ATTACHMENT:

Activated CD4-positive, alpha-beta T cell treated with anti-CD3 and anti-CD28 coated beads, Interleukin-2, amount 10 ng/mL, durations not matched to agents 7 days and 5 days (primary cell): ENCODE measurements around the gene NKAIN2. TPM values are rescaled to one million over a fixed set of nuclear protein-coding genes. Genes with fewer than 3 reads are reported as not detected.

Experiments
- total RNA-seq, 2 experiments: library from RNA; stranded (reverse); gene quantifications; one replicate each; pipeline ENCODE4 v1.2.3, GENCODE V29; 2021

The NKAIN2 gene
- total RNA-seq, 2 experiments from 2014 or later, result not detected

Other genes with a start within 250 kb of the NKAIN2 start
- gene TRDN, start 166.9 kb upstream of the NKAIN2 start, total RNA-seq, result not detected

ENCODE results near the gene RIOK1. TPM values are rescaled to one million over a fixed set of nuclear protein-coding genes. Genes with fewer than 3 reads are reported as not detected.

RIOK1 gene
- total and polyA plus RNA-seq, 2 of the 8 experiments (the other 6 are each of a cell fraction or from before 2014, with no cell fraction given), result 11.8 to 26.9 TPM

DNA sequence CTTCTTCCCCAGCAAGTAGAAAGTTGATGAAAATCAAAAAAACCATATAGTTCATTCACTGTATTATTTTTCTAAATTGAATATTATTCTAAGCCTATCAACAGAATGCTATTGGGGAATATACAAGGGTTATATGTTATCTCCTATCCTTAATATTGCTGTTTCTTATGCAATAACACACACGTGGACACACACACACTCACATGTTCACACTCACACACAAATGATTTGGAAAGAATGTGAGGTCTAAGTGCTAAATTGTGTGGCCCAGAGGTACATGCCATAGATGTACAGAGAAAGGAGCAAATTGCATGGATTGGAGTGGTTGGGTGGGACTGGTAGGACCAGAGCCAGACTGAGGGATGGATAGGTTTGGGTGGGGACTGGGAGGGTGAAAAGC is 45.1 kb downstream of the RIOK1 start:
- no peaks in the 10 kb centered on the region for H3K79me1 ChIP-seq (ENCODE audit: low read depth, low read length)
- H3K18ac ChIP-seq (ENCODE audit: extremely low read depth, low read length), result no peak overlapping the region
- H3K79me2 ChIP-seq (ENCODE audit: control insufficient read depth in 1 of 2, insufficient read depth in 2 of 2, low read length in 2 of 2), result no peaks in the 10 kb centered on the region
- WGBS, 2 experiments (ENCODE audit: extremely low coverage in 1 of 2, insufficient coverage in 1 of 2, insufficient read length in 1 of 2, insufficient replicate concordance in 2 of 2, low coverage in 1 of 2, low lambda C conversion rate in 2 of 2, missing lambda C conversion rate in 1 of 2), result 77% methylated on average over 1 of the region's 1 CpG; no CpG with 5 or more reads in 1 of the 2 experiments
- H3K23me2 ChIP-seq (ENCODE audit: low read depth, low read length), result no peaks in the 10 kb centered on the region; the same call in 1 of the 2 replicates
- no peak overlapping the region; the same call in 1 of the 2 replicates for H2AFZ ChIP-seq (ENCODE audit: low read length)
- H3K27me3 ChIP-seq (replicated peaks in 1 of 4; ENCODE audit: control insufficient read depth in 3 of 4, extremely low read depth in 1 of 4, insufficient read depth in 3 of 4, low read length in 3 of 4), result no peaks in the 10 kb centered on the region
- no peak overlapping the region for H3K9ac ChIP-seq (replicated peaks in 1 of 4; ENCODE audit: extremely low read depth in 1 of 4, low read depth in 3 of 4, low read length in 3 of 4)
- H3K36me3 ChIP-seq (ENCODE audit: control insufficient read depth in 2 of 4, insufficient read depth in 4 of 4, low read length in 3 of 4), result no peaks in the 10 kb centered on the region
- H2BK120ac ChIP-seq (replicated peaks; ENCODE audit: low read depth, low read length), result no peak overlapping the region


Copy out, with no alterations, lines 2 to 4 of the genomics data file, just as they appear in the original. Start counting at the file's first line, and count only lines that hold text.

Experiments
- total RNA-seq, 2 experiments: library from RNA; stranded (reverse); gene quantifications; one replicate each; pipeline ENCODE4 v1.2.3, GENCODE V29; 2021

The NKAIN2 gene